After 2 nights in Noumea we drove north along the west coast. We discovered Fort Teremba, a historical monument which had interesting exhibits inside the old block-house, and a grisly guillotine in the yard.  It had served as a military fort, a prison, and a refuge for settlers when threatened by Kanak insurgency. We learned about the history of settlement and rebellion from 1855 to recent times. We then drove up to Bourraille and Poé  Beach. We saw the leaning rock and Turtle Bay. We had a picnic lunch in a pleasant wooded area by the beach, from which we could see the reef with the surf surrounding it. New Caledonia is encircled by a coral lagoon, the 2nd largest in the world.

From Poe Beach the reef is just visible There is a ranch at Koulnoue Hotel, with horses for hire.
From Poé Beach the reef is just visible There is a ranch at Koulnoué, Hotel, with horses for hire.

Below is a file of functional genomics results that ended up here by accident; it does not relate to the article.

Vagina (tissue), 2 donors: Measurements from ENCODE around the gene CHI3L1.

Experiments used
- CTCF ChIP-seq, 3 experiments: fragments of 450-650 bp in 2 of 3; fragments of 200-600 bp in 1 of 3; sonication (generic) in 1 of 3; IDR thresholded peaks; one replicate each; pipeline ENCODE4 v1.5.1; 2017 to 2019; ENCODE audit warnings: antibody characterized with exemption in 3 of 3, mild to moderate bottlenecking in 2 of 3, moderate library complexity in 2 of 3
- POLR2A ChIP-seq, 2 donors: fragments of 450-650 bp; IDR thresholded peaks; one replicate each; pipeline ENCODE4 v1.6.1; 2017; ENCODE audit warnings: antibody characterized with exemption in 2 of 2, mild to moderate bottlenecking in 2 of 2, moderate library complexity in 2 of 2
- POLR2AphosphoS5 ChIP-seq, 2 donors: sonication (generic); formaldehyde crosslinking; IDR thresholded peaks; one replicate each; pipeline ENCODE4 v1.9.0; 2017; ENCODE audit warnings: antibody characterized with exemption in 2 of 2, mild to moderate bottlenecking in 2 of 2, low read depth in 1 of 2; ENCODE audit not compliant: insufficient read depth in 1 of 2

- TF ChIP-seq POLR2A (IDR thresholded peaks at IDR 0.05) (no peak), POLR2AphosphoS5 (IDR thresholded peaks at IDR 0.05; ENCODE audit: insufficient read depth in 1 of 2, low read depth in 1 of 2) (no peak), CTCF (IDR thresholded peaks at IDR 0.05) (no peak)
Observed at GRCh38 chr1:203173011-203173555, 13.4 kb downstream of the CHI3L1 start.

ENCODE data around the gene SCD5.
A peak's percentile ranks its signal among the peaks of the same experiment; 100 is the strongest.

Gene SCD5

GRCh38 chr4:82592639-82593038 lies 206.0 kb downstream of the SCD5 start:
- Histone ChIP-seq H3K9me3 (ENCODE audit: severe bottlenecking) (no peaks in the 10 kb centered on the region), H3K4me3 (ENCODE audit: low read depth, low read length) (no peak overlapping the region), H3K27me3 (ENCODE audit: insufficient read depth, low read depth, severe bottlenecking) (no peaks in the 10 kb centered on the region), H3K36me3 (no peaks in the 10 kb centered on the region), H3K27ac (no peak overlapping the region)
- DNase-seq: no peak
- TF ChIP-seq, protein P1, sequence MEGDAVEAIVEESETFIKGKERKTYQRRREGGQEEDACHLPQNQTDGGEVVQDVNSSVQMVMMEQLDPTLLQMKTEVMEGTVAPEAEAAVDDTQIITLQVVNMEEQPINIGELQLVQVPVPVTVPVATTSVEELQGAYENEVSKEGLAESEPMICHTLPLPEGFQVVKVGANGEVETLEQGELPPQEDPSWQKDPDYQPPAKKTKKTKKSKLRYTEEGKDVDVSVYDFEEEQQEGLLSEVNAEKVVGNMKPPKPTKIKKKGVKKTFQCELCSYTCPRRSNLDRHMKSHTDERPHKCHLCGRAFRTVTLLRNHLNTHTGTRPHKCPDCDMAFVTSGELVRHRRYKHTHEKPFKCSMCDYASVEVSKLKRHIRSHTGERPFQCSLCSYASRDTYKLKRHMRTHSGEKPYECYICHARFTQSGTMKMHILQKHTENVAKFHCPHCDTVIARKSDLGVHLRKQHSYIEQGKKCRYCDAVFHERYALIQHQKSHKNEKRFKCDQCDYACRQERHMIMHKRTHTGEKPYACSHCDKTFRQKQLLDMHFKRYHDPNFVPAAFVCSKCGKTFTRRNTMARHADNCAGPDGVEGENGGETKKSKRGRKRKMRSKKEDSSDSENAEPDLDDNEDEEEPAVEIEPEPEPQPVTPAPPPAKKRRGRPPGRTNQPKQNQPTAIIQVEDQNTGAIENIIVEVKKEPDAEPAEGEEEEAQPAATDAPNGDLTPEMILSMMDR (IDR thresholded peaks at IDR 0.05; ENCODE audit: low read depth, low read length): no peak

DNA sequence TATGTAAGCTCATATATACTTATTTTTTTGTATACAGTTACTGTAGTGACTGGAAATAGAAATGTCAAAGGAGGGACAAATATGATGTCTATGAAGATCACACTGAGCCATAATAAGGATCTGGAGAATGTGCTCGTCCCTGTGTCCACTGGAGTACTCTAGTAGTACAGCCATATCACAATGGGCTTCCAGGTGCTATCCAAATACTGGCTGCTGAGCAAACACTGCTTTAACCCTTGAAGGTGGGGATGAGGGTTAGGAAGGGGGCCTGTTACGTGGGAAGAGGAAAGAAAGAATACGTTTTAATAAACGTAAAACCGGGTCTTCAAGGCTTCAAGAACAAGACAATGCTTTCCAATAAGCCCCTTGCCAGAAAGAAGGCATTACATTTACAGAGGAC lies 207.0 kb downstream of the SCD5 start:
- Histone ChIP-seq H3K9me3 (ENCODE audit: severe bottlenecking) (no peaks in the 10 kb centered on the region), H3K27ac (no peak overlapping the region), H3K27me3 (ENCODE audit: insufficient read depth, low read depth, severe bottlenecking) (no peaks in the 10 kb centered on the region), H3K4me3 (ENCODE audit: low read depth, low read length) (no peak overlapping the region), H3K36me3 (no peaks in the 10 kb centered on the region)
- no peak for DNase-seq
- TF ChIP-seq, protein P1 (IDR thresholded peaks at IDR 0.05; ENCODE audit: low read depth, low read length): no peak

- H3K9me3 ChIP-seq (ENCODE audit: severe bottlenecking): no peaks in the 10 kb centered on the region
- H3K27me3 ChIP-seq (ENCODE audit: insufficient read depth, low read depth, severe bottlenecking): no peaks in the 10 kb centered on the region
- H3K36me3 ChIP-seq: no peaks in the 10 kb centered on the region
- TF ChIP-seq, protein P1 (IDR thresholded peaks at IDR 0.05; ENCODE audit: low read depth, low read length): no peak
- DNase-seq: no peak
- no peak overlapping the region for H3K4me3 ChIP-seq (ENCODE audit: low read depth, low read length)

We left Bouraille driving east across the mountains. The scenery quickly became much lusher and greener, with steep valleys and rapid rivers. When we descended the slopes to the eastern coast we arrived in a different world of lush jungle and narrow windy roads lined with Kanak stalls selling their own agricultural produce. At Houailou we took a wrong turn which eventually reached the coast, but the sea was on our left, so we realized we were driving south.  We discovered that road signposting in New Caledonia is poor at its best, and totally absent in many places! We did a U-turn and headed north towards Hienghène where we had a hotel booked for 2 nights. We struggled with fatigue and fading daylight, as the journey was long and tortuous, the roads narrow and without white lines marking the edges or the centre.  We eventually arrived at our Koulnoué Hotel at around 7:15 pm.